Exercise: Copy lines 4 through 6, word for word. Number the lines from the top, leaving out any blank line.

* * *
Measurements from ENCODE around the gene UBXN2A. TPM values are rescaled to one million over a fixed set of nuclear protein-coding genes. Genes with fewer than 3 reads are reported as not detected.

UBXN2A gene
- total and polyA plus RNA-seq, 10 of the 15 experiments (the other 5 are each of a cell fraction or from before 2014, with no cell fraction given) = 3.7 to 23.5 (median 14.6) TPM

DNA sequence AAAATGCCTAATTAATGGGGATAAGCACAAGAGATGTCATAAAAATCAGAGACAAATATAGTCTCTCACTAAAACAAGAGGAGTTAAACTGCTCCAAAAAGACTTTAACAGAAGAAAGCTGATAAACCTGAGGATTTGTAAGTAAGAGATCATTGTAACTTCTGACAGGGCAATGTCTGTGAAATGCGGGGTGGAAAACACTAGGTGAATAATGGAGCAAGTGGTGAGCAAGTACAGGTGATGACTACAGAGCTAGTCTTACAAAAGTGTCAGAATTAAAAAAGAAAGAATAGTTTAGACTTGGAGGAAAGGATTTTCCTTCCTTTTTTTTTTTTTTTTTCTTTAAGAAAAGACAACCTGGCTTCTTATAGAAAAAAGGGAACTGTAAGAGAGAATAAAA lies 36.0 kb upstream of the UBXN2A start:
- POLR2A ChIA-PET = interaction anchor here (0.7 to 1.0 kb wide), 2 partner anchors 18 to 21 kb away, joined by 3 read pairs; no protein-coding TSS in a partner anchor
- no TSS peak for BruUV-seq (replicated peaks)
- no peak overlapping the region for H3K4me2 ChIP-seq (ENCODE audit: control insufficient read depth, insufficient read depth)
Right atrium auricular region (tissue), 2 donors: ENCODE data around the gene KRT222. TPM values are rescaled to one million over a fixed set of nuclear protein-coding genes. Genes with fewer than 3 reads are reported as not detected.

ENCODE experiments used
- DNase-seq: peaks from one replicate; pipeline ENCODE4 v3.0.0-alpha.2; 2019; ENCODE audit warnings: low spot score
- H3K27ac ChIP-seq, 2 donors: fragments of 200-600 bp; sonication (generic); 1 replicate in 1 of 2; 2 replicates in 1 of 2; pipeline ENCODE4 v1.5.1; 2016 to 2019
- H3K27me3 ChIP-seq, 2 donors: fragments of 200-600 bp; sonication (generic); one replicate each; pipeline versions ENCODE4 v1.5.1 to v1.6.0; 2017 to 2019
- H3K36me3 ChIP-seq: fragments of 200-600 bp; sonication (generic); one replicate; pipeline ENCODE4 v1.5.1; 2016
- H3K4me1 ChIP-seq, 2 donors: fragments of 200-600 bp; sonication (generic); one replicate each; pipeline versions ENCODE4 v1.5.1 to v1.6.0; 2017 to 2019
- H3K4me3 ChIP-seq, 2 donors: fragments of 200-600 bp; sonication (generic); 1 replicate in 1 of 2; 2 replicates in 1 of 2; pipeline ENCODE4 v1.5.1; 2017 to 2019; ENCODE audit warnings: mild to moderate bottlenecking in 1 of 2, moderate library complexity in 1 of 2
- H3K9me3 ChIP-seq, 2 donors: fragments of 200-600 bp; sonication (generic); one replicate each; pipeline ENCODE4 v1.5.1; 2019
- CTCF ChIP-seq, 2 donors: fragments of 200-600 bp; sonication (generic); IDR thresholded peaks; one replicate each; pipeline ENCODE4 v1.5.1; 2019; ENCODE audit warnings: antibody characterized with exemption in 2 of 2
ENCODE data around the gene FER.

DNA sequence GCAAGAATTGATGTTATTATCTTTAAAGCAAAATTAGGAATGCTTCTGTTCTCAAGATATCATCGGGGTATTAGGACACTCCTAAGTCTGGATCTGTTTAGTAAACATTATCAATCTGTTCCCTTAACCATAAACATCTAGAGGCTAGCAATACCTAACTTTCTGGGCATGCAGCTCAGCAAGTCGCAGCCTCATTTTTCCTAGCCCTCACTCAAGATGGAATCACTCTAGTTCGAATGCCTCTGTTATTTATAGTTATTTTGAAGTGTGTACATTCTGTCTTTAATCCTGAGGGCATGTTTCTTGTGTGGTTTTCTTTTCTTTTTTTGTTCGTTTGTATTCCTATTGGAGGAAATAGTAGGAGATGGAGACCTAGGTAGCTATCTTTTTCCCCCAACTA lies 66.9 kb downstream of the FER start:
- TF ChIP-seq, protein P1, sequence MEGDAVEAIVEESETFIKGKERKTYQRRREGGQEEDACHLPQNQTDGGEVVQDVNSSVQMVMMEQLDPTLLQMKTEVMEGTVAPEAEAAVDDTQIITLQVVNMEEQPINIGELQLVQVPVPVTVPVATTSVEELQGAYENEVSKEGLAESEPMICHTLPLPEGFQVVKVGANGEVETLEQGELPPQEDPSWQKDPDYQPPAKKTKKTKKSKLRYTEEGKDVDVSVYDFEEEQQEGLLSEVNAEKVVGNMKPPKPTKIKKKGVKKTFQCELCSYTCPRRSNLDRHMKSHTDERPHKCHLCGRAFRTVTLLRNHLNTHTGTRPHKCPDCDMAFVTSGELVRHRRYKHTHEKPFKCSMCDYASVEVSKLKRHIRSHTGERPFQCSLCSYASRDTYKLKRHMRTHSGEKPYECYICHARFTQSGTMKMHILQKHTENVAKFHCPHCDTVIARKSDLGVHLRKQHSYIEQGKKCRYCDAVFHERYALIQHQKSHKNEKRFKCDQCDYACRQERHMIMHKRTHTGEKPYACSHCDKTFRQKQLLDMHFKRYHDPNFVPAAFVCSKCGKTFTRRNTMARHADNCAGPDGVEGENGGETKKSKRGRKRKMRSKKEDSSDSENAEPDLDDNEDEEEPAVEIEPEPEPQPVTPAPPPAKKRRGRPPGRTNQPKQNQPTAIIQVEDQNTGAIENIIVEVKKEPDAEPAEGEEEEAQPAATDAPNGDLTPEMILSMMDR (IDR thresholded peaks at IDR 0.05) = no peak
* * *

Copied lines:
DNA sequence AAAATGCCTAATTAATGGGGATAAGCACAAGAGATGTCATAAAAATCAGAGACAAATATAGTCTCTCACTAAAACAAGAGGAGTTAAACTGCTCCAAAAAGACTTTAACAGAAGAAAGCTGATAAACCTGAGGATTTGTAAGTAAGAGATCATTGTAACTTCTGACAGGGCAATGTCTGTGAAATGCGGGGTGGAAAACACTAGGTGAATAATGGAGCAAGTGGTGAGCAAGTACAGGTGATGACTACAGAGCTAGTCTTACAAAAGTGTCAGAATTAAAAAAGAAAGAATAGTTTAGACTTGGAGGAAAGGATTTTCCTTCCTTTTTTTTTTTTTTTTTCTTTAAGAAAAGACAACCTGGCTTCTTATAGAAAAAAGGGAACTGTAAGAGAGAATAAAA lies 36.0 kb upstream of the UBXN2A start:
- POLR2A ChIA-PET = interaction anchor here (0.7 to 1.0 kb wide), 2 partner anchors 18 to 21 kb away, joined by 3 read pairs; no protein-coding TSS in a partner anchor
- no TSS peak for BruUV-seq (replicated peaks)